Sue E. Lowe, O.D., and the staff at her Laramie, Wyoming, practice see every day what a recent study, from the University College London Institute of Child Health and the UK Biobank Eye and Vision Consortium, reported: even the mildest loss of vision can impact the quality of patients' daily lives.
Take, for example, Dr. Lowe's elderly patient who could no longer crochet and the cowboy who could no longer read the ear tags on cattle. Today, the elderly woman is crocheting again and the cowboy is seeing tags better, says Dr. Lowe, who is chair of the AOA's Health Promotions Committee.
Dr. Lowe, who invested in training in low vision treatments for herself and two staff members more than 25 years ago, adds, "There's no reason we should live out our lives and not be able to maintain what we do, given the low vision devices out there today."
Low vision can impact individuals' ability to earn a living, says Gary Chu, O.D., senior director of public health and community collaborations at New England Eye and associate professor at the New England College of Optometry. He also is a member of the AOA's Multidisciplinary Practice Committee.
Patients with low vision may not be able to do up-close work or qualify for driver's licenses without restrictions on the time of day they drive, Dr. Chu says. If they can't work, they may be hard-pressed to earn a living and support a family, he adds.
Dr. Chu also cites studies that indicate the learning of children with low vision in underserved communities—with uncorrected or under-corrected sight—is affected. When you affect learning, you affect children's potential and their futures, he says. He also notes higher comorbidities for older adults with some vision impairment.
"Vision is a long and continuing spectrum, and there's a certain point where people's vision hinders them from what they need to do," Dr. Chu says. "It affects their family and it affects them economically."
He adds, "The impact trickles down."
An estimated 135 million people worldwide suffer from low vision, according to the National Eye Institute (NEI).
The NEI defines low vision as "a visual impairment, not correctable by standard glasses, contact lenses, medicine or surgery, which interferes with a person's ability to perform everyday activities." Among diseases linked with low vision are age-related macular degeneration, cataracts, glaucoma and diabetic retinopathy.
The recent study, "Visual Function, Social Position, And Health and Life Chances: The UK Biobank," was published online in July in JAMA Ophthalmology. UK Biobank describes itself as a national health resource and registered charity, with the goal of preventing, diagnosing and treating life-threatening illnesses, including eye disorders.
The objective of the study was to investigate the link between visual health and "the main factors that define an individual's life."
About 112,300 volunteers, ranging in age from 40 to 73 years, were evaluated on the basis of visual acuity and their social, economic, education and employment status. Researchers say participants in the most severe category—vision impairment, severe vision impairment, blindness—had three times the risk of being unable to work and twice the risk for being unemployed.
"Impaired vision in adults is common, and even near-normal vision, potentially unrecognized without assessment, has a tangible influence on quality of life," the authors concluded.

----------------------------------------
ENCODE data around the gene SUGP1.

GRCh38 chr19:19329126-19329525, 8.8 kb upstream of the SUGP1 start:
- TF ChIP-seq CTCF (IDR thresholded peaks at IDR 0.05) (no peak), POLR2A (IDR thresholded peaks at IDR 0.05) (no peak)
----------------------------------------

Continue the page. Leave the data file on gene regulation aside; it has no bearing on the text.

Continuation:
In addition to their findings, researchers urged changes in health policy.
"From a health policy perspective, our findings highlight the value of shifting thinking to overall population visual health and away from exclusive consideration of visual impairment," researchers say. "Our findings point to the antecedents of inequalities in visual health and highlight the potential for widening of gaps over time, particularly with managing population. We suggest that visual function needs to be embedded better in public health structures and processes as a key sensory health indicator that is routinely considered, both independently and as part of all-cause morbidity, as both a risk factor and health outcome measure."
Quality of life
It's worth noting that the study was conducted in the United Kingdom, where citizens have access to a national health service. Still, much can be learned from the study, Dr. Chu says. "We have poorer access in the U.S., so this study just accentuates the need here," says Dr. Chu, an advocate for community health centers in the U.S.
For Dr. Lowe, one of the revelations of the study is highlighting the role of doctors of optometry in diagnosing and treating patients with low vision. The technology is better so more patients can be helped, she says. Low vision care—including non-optical solutions, prescription glasses, optical devices and rehabilitation therapy—offer a better opportunity for doctors to help patients better manage their conditions.
"Technology has changed," Dr. Lowe says.
For patients with low vision, e-readers and tablets offer options for enlarging type on electronic devices. Separate, low vision devices—including magnifiers and spectacle-mounted telescopes—can range in price from $50 to $4,000.
The payoff for patients is independence and improved sight. Yet, for various reasons, patients don't always find their way to a doctor. Acceptance of their condition and cost are just a few reasons why. Medicare does not reimburse for low vision devices or the exam to determine the device.
"Only 9% of people who have been diagnosed with low vision get the help they need," Dr. Lowe says.
"There's such a huge opportunity in this field for optometrists," Dr. Lowe says, "especially for training people on their staffs to become certified."
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